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Fixed Duration Contracts (FDCs) - a Cancer on the Cambodian Garment Industry 

2012-10-12 - CLEC

"We worry about our children...It is difficult because we go to work and have housework at home. Even when we do not feel good, they force us into overtime. If we do not they blame us. If we do not we don’t have enough money. If we take leave we face termination."

In collaboration with the World Solidarity Movement, CLEC conducted a study circle on the role and impact of the widespread use of fixed duration contracts in the Cambodian garment industry. 40 garment workers from Phnom Penh’s Mean Chey District met to discuss the exploitation and hardship that comes with uncertain short term employment. Issues with poverty wages, lost benefits, forced overtime, mass and consistent fainting and threats against collective bargaining were raised and will form part of the upcoming WSM policy paper on the use of short-term FDCs throughout the region.

The use of fixed duration contracts in excess of 2 years is illegal under the Cambodian Labor Law, yet 95% of Cambodian garment workers are handcuffed to the demands of their employers with exploitative FDCs and the resulting poverty.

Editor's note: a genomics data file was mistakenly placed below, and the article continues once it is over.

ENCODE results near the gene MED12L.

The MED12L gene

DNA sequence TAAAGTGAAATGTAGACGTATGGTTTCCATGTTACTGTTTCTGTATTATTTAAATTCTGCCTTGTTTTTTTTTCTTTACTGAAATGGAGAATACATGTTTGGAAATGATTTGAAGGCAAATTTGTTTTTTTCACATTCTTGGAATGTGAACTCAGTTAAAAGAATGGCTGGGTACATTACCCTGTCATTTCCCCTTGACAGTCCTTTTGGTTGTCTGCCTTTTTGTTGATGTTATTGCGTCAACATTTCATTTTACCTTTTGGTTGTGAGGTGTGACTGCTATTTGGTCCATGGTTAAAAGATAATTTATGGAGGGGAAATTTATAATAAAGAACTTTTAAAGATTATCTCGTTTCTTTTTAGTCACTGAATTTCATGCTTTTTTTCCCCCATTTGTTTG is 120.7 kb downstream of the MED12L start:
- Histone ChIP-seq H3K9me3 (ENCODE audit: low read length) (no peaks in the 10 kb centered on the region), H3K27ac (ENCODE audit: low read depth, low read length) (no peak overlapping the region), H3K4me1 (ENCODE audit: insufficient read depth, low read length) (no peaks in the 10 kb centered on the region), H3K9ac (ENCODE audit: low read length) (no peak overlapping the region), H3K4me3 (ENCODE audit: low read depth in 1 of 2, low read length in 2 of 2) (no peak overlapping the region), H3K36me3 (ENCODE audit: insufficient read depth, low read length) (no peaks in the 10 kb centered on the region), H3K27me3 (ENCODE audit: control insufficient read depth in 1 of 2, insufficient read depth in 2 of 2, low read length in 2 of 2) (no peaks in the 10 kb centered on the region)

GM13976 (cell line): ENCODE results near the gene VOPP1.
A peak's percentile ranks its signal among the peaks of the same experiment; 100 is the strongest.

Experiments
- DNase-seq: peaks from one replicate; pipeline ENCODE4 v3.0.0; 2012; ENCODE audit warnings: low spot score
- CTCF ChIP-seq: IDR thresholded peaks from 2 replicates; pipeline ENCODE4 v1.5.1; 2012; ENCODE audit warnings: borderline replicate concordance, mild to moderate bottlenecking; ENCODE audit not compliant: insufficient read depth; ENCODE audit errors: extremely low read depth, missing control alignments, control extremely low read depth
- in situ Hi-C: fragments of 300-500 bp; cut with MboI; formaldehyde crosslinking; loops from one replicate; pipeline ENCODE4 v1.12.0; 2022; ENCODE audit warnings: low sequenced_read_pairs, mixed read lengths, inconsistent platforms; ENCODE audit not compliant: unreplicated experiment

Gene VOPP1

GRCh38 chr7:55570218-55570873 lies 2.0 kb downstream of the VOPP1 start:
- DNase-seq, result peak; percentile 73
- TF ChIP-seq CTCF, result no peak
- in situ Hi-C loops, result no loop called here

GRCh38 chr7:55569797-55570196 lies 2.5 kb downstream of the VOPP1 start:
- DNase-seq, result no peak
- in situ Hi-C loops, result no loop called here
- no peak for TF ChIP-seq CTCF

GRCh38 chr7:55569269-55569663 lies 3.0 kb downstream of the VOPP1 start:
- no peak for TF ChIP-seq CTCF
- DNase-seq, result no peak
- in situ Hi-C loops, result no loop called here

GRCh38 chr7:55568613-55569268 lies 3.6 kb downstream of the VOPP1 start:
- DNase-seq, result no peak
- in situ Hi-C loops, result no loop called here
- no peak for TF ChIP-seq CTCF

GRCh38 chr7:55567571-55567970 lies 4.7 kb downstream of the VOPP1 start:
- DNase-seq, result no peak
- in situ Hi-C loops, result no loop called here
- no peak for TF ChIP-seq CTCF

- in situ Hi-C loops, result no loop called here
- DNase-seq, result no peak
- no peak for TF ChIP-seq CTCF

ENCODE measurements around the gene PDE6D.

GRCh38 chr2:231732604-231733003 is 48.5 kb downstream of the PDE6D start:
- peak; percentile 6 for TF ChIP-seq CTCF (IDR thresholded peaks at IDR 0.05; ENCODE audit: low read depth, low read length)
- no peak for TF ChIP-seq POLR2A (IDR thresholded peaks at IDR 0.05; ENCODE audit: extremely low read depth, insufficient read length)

Despite assurances from international brands that garments produced in Cambodia are not the product of forced labor, the practice is a reality for the 400,000 Khmer workers employed under FDCs. Whilst these brands count profits often equal to half of Cambodia’s GDP, garment workers and their children are denied their basic human needs and human dignity. 

Ongoing FDCs are illegal and those factory owners and brands implicated in this practice will be held accountable.